There is a difference between using web installers and registering servlets and filters with guice servlet module. Guice servlet module handles registered servlets and filters internally in GuiceFilter (which is installed by guicey in both app and admin contexts). As a side effect, there are some compatibility issues between guice servlets and native filters (rare and usually not blocking, but still). Web installers use guice only for filter or servlet instance creation and register this instance directly in dropwizard environment (using annotation metadata).

In many cases, annotations are more convenient way to declare servlet or filter registration comparing to servlet module.

Note: using annotations you can register async servlets and filters (with annotations asyncSupported=true option). In contrast, it is impossible to register async with guice servlet module.

Web Servlet

WebServletInstaller finds classes annotated with @WebServlet annotation and register them. Support ordering.

public class MyServlet extneds HttpServlet { ... }

Only the following annotation properties are supported: name, urlPatterns (or value), initParams, asyncSupported (example async).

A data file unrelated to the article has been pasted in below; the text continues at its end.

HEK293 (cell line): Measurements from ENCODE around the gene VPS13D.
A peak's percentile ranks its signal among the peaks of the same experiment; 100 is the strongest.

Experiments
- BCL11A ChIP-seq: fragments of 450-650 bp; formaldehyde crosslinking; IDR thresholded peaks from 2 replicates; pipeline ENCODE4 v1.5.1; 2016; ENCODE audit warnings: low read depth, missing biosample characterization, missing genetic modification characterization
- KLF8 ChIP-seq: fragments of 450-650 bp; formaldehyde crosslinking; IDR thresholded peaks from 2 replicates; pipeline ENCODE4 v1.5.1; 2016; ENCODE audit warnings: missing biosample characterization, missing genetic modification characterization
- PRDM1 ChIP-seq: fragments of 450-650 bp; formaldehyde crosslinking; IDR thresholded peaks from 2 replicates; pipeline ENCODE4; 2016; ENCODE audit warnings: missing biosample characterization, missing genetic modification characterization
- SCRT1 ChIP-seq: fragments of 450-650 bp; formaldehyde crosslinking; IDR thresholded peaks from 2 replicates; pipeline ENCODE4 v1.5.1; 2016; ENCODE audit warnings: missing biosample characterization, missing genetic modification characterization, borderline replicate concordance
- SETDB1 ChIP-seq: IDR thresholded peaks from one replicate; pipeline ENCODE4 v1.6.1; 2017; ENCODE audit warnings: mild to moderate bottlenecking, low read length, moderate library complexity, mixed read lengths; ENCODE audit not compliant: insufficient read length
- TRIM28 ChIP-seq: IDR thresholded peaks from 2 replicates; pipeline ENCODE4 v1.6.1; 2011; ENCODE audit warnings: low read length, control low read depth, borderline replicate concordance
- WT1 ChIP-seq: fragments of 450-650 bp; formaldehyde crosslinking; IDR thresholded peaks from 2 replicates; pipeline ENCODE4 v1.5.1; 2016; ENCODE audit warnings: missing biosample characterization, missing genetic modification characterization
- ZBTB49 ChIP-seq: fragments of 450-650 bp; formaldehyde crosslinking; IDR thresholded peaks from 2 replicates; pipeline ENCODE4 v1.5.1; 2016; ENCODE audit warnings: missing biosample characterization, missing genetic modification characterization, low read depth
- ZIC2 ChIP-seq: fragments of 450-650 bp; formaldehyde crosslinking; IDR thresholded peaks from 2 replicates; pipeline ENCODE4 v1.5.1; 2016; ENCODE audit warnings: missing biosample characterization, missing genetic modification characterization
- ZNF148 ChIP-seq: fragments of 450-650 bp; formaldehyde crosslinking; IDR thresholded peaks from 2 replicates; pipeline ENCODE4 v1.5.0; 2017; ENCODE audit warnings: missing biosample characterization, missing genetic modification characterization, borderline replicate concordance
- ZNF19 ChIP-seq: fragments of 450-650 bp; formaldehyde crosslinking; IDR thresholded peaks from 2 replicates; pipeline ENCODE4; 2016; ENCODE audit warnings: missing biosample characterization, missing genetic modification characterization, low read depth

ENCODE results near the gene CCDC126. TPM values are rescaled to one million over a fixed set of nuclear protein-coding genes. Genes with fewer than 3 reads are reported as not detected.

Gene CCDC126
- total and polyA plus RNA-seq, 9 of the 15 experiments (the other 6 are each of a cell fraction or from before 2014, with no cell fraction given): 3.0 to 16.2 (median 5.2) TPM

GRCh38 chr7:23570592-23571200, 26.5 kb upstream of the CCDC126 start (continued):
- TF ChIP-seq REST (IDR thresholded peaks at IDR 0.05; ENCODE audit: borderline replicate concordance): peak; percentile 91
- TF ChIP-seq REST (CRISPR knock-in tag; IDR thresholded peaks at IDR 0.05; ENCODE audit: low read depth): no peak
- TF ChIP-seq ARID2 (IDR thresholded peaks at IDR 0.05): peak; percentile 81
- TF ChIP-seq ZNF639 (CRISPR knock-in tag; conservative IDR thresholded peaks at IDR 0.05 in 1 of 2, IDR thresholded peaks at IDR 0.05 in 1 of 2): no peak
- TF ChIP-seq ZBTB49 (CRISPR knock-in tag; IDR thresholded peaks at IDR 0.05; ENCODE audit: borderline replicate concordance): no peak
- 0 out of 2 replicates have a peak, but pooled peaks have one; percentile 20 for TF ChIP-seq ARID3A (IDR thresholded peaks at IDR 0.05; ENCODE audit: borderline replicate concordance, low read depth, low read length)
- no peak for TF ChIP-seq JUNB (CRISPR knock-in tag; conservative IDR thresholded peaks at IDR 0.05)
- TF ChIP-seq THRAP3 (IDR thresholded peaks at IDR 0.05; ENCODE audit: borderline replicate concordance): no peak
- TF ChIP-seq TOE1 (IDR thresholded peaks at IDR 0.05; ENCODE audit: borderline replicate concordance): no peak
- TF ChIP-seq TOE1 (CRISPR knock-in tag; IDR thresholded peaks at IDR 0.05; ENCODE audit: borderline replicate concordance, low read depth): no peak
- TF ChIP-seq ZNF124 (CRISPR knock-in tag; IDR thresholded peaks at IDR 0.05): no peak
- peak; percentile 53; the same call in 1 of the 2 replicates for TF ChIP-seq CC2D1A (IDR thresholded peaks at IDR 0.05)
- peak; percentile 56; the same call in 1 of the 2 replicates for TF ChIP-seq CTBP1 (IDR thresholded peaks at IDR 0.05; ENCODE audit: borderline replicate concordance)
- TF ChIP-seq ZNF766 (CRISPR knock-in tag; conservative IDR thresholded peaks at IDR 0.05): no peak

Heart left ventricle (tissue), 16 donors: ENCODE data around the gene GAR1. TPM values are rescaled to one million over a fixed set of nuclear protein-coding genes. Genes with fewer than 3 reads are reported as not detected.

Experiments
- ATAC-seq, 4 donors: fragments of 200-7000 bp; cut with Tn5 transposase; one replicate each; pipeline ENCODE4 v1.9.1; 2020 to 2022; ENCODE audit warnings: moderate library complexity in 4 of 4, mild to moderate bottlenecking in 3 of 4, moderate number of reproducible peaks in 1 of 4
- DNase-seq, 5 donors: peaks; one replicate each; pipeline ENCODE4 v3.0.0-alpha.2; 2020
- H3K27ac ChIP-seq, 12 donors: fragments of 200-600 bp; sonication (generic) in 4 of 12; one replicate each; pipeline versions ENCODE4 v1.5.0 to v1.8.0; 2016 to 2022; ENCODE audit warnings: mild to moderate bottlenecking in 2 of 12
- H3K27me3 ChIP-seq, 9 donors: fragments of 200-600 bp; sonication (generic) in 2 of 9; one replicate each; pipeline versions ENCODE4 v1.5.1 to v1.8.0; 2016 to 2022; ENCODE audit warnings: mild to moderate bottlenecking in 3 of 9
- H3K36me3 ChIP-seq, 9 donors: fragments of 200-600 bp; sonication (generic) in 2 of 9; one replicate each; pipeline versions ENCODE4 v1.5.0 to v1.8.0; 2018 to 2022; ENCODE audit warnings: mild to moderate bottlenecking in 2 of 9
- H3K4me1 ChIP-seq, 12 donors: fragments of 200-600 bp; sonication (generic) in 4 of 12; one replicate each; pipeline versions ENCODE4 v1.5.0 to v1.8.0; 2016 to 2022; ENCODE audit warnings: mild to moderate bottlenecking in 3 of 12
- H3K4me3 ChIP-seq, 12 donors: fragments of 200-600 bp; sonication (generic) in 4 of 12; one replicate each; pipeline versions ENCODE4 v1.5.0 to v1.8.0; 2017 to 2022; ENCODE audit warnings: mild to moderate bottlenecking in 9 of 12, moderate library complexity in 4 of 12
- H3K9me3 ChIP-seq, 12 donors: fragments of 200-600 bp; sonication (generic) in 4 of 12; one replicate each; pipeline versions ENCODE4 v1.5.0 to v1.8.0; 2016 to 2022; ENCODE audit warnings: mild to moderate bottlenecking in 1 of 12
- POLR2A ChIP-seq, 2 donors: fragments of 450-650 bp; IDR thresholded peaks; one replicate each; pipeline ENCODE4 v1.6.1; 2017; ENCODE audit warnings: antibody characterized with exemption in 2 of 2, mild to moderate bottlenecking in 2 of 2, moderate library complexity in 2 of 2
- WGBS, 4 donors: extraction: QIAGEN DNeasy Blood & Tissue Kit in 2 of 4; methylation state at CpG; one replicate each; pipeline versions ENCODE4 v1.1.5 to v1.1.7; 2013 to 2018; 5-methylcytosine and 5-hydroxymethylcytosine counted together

Servlet name is not required. If name not provided, it will be generated as: . (dot) at the beginning to indicate generated name, followed by lower-cased class name. If class ends with "servlet" then it will be cut off. For example, for class "MyCoolServlet" generated name will be ".mycool".

One or more specified servlet url patterns may clash with already registered servlets. By default, such clashes are just logged as warnings. If you want to throw exception in this case, use InstallersOptions.DenyServletRegistrationWithClash option. Note that clash detection relies on servlets registration order so clash may not appear on your servlet but on some other servlet registered later (and so exception will not be thrown).